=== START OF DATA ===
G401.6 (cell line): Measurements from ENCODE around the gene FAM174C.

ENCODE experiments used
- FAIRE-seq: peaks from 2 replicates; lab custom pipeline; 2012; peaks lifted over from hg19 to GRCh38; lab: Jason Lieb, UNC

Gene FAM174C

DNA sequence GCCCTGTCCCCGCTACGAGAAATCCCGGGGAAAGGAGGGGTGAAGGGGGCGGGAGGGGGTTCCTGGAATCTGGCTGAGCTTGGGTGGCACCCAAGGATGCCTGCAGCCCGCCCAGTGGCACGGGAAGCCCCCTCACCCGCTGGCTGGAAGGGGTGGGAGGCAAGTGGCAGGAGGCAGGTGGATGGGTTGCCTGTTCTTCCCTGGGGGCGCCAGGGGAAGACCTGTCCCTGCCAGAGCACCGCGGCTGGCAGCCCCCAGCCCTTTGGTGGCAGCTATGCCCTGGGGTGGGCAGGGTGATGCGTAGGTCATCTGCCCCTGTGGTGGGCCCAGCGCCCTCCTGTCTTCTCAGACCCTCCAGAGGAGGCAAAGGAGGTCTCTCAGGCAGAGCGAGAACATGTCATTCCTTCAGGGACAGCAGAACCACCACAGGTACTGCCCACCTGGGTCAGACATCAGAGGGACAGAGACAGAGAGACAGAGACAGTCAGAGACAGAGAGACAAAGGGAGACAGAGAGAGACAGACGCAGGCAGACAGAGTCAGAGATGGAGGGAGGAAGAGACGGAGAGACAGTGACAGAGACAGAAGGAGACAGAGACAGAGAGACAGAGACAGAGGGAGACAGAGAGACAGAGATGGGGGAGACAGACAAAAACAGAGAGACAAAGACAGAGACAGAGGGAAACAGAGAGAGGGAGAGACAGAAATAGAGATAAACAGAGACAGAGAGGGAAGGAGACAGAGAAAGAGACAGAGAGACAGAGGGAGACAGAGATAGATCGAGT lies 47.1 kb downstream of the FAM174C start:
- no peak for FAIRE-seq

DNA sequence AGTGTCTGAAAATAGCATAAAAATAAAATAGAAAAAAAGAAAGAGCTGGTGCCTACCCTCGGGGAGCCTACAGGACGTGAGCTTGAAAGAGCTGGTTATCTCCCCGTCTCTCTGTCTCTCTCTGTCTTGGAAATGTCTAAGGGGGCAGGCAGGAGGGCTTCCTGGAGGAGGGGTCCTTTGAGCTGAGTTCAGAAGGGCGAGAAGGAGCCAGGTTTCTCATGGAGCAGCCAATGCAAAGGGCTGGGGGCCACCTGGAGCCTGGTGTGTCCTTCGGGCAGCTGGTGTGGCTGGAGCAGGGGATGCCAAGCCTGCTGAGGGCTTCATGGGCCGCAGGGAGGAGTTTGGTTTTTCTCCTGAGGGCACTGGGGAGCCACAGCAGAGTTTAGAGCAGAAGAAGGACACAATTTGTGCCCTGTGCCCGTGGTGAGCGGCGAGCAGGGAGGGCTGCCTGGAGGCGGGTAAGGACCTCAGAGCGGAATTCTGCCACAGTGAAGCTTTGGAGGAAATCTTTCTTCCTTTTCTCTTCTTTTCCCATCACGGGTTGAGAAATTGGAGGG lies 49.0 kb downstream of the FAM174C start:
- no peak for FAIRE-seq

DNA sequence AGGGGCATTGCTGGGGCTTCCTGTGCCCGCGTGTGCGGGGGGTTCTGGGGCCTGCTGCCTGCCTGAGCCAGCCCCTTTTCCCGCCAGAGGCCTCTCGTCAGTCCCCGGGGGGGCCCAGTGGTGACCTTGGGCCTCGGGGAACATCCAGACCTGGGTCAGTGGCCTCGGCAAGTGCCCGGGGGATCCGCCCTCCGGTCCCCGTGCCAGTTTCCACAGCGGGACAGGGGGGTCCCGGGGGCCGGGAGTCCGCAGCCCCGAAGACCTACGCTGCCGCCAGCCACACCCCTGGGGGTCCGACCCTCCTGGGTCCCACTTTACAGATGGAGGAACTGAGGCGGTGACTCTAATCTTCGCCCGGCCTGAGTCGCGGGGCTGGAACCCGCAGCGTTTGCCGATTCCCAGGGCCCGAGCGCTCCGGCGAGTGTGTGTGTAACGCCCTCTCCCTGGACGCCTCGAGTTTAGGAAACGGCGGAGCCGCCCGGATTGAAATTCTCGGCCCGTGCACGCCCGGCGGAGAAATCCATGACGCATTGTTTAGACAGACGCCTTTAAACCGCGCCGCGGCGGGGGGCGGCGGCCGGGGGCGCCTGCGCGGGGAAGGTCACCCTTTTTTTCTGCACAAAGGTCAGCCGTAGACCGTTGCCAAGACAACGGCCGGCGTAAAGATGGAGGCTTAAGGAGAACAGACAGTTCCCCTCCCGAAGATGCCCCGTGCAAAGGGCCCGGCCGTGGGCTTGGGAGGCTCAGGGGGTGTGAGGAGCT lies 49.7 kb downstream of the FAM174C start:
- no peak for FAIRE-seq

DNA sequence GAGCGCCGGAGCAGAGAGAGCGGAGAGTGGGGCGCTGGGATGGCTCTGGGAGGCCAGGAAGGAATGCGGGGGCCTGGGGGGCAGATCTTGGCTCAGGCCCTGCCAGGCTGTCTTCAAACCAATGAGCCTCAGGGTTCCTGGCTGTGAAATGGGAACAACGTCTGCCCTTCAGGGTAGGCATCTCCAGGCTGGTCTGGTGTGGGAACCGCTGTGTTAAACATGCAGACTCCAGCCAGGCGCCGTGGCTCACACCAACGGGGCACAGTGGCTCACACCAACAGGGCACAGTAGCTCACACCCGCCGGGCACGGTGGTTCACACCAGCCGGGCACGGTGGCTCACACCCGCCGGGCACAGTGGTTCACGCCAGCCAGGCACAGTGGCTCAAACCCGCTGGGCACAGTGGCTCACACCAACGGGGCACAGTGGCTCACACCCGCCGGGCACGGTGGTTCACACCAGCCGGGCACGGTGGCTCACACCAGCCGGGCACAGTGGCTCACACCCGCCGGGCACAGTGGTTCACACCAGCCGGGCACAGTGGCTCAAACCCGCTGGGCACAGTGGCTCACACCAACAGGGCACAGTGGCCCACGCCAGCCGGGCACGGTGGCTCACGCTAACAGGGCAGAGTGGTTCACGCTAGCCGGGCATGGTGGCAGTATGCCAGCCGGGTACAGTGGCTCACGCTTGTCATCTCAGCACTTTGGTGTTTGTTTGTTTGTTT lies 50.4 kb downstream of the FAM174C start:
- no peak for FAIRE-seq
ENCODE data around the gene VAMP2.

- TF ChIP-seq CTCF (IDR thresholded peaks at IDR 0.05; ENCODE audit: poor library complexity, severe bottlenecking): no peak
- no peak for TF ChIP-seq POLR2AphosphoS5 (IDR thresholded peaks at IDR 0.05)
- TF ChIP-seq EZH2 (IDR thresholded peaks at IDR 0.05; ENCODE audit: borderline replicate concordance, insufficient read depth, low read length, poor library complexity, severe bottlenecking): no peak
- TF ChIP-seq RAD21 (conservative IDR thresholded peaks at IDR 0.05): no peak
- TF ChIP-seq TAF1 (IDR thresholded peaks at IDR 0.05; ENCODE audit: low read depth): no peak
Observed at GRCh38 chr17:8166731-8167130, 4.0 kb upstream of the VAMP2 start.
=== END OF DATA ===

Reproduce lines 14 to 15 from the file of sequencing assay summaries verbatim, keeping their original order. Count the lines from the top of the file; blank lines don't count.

- TF ChIP-seq CTCF (IDR thresholded peaks at IDR 0.05; ENCODE audit: poor library complexity, severe bottlenecking): no peak
- no peak for TF ChIP-seq POLR2AphosphoS5 (IDR thresholded peaks at IDR 0.05)